At Hormozd’s accession, Tiberius Caesar offered to sign a peace treaty by giving up all claims to Armenia and exchange the Roman-occupied Arzenere for the Persian-held Dārā (a Byzantine outpost in upper Mesopotamia). Hormozd refused, and Tiberius sent Maurice, the general of the east, to prepare for war (Menander Protector, tr., pp. 209-15; Theophylactus, 3.17.1-3; John of Ephesus, 6.22; the chronology of Hormozd’s reign as proposed by Higgins, pp. 24 ff., cannot be followed here). A Roman army invaded Kurdistan and devastated the region as far as Media (Theophylactus, 3.17.4). Then another Roman army marched into Mesopotamia intending to take Ctesiphon by surprise. The Persians countered by invading Roman Mesopotamia and threatening Maurice’s line of retreat (Theophylactus, 3.7.5-8), and also by defeating the Roman force in Armenia (Menander Protector, tr., pp. 215, 217, and p. 283, Blockley’s n. 292). Maurice defeated (Theophylactus 3.17.11) or at least checked (John of Ephesus 4.26) the Persian force near Callinicum, and inflicted heavy losses on the Persians again in 581 (ibid.;Theophylactus, 3.18.1-2; Evagrius, 5.20); and when Maurice rushed to Constantinople to assume the crown (August 582), his commander continued the war. The Persians were successful at first (Theophylactus, 1.9.4-10, 12.1-7, 13.1.1) but were defeated later, and the two sides plundered each other’s border territories (ibid., 1.13-14). In 585 “the peace-loving” Hormozd “commanded” the Romans “to purchase peace with much gold and glorious gifts” (ibid., 1.15.1-11), but Maurice decided that the conditions were unacceptable, and the war continued (ibid., 1.15.11-14). The Romans and their Ghassanid allies defeated a Persian force near Dārā in 586 but were then beaten back with heavy losses. The gains and losses continued for the next four years (Theophylactus, 1.15.14-15, 2.1-9, 2.10 ff., 3.1.6, 4.2.1; Evagrius, 6.14.16). The war was going badly for Persia in 589 when the Caucasian barbarians invaded through the Caucasus passes and the “Turks” (i.e., the Hephthalites) marched into the eastern provinces of the empire. Only the generalship of Bahrām Čōbin (q.v.) saved the country from the eastern nomads, but Hormozd’s ingratitude forced him to rise in rebellion in 590.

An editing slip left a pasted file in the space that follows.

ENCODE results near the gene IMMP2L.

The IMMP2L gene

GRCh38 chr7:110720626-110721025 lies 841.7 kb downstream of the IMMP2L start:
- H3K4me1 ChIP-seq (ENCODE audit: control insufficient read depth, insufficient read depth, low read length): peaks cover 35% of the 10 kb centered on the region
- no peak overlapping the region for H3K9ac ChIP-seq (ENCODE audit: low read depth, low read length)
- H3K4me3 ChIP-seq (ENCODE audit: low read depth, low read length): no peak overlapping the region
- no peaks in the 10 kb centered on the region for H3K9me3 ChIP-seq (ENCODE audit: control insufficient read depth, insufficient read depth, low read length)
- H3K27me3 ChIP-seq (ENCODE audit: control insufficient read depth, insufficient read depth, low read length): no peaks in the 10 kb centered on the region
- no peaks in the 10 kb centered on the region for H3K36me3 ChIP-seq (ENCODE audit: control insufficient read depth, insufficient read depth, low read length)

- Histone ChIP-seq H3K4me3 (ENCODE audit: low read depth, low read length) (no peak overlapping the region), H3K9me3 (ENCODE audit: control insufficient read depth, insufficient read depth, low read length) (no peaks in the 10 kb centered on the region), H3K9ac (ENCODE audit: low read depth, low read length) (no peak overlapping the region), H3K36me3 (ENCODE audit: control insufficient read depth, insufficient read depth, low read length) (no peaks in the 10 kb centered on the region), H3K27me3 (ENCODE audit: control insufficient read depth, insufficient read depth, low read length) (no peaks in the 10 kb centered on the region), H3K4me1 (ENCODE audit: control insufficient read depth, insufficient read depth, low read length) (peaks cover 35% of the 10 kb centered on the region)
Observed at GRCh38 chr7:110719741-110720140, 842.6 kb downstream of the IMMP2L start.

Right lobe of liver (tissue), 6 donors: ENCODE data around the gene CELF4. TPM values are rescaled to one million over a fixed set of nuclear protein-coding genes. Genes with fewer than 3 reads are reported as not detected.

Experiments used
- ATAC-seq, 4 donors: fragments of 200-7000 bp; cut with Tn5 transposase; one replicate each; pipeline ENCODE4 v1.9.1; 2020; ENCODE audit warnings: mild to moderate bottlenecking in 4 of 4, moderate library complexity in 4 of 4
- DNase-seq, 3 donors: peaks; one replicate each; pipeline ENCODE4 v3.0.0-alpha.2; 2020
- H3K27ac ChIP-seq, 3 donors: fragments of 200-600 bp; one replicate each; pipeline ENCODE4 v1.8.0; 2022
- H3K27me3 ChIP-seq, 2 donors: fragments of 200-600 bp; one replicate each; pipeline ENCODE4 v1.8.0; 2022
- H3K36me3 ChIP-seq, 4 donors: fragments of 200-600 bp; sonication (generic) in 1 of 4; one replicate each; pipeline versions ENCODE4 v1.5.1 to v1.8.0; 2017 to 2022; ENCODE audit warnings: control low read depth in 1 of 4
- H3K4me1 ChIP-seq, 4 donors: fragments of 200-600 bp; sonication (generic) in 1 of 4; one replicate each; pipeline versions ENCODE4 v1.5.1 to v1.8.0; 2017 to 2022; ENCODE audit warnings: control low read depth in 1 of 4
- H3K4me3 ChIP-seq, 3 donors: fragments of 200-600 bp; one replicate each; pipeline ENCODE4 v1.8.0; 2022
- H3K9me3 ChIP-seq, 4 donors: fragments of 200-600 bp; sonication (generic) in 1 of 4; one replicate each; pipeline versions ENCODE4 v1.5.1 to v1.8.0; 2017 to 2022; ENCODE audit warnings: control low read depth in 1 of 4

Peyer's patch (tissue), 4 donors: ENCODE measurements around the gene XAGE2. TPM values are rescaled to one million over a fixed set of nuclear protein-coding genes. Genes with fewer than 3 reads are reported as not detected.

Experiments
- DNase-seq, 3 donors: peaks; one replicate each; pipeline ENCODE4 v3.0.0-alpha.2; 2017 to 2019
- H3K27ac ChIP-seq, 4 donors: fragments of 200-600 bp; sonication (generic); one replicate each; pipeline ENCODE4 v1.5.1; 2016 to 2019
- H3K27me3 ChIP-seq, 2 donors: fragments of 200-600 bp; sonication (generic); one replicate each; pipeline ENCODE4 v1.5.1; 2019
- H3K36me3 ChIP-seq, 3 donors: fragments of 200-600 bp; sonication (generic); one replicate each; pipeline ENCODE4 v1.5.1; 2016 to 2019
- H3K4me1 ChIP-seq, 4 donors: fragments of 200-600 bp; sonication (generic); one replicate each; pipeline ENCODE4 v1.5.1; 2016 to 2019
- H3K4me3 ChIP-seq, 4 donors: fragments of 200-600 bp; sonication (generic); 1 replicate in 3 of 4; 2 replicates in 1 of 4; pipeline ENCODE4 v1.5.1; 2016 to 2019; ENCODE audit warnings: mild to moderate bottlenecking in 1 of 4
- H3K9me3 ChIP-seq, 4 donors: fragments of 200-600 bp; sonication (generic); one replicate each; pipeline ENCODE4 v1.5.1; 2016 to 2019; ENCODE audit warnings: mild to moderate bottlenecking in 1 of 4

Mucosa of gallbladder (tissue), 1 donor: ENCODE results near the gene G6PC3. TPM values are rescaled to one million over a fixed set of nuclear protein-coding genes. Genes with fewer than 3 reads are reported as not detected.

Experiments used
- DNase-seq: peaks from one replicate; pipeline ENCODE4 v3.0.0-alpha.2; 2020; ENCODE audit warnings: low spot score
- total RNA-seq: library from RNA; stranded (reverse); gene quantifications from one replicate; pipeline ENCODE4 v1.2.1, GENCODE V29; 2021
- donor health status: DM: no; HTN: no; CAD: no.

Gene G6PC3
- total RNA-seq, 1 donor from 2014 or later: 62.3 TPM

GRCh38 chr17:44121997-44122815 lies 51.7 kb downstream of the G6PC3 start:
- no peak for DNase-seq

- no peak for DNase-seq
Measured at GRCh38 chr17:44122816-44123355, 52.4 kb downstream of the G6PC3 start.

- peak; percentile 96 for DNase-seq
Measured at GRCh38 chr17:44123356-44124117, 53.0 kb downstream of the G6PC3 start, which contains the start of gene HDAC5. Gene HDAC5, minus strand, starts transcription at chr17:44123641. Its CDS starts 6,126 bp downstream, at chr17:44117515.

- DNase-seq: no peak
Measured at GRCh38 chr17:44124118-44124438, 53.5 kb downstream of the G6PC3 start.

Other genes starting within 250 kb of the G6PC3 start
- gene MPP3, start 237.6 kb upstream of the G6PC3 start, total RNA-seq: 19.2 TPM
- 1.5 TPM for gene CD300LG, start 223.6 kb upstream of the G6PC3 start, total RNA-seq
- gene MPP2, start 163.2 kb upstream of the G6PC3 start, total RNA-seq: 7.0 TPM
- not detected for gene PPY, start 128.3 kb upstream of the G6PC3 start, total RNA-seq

Meanwhile, Hormozd’s harsh treatment of the nobility led to a general revolt under the leadership of his own brothers-in-law, Bendōy and Wistahm/Besṭām, who first deposed and then murdered Hormozd with the full complaisance (despite the claim to the contrary in the official history) of Hormozd’s own son, Ḵosrow II Parvēz (for details see under BESṬĀM O BENDŌY; see also Nöldeke, Geschichte der Perser, pp. 277, n. 1, 281, n. 1). Ḵosrow had been appointed the king of Albania (Jāvānšir, apud Toumanoff, pp. 381, 383) and was called Alānšāh (Šāh-nāma, Moscow, IX, pp. 23-24, 28). From his seat at Partaw/Barḏaʿa (q.v.), he supervised the conspiracy and the resulting revolt.

Hormozd left no monuments. His coins portray him wearing a crown similar to that of his father but with a very high cap; they are dated to year 1 through 12 of his reign (Göbl, p. 52, pl. 12, nos. 200-201).


A. D. H. Bivar, “The History of Eastern Iran,” in Camb. Hist. Iran III, pp. 181-231.

Scholasticus Evagrius, The Ecclesiastical History of Evagrius with the Scholia, ed. Joseph Bidez and Léon Parmentier, London, 1898; repr., Amsterdam, 1964.

Robert Göbl, Sasanian Numismatics, tr. Paul Severin, Braunschweig, 1971.

Guidi Chronicle, tr. Theodor Nöldeke as “Die von Guidi herausgegebene syrische Chronik, übersetzt und commentiert,” Sitzungsberichte der kaiserlichen Akdemie der Wissenschaften, phil.-hist. Kl. 128, 9, Vienna, 1893, pp. 1-48, Vienna, 1893.

Martin J. Higgins, The Persian War of the Emperor Maurice (582-602) I: The Chronology with a Brief History of the Persian Calendar, Washington, D.C., 1939.

John of Ephesus, Historiae ecclesiasticae, tr. J. M. Schönfelder as Die Kirchen-Geschichte des Johannes von Ephesus, Munich, 1862.

Josef Marquart, “Historische Glossen zu den alttürkischen Inschriften,” WZKM 12, 1898, pp. 157-200.

Menander Protector, Historikon syngramma, ed. and tr. with notes R. C. Blockley as The History of Menander the Guardsman, Classical and Medieval texts, papers and monographs 17, Liverpool, 1985.

K. Mossig-Walburg, “ Der Flucht des persischen Prinzen Hormizd und sein Exil in römischen Reich – eine Untersuchung der Quellen,” Iranica Antiqua 35, 2000, pp. 69-110.

Hans H. Schaeder, Iranica I: Das Auge des Königs, Berlin, 1934.

Sebēos, Patmutʿiwn i Herakłn, tr. F. Macler as Histoire d’Héraclius par l’éveque Sebēos, Paris, 1904.

Simocatta Theophylactus, Historiae, tr. Michael and Mary Whitby as The History of Theophylact Simocatta, Oxford and New York, 1986.

Cyril Tourmanoff, Studies in Christian Caucasian History, Washington, D.C., 1963.

(A. Shapur Shahbazi)

Originally Published: December 15, 2004

Last Updated: March 23, 2012

This article is available in print.
Vol. XII, Fasc. 5, pp. 466-467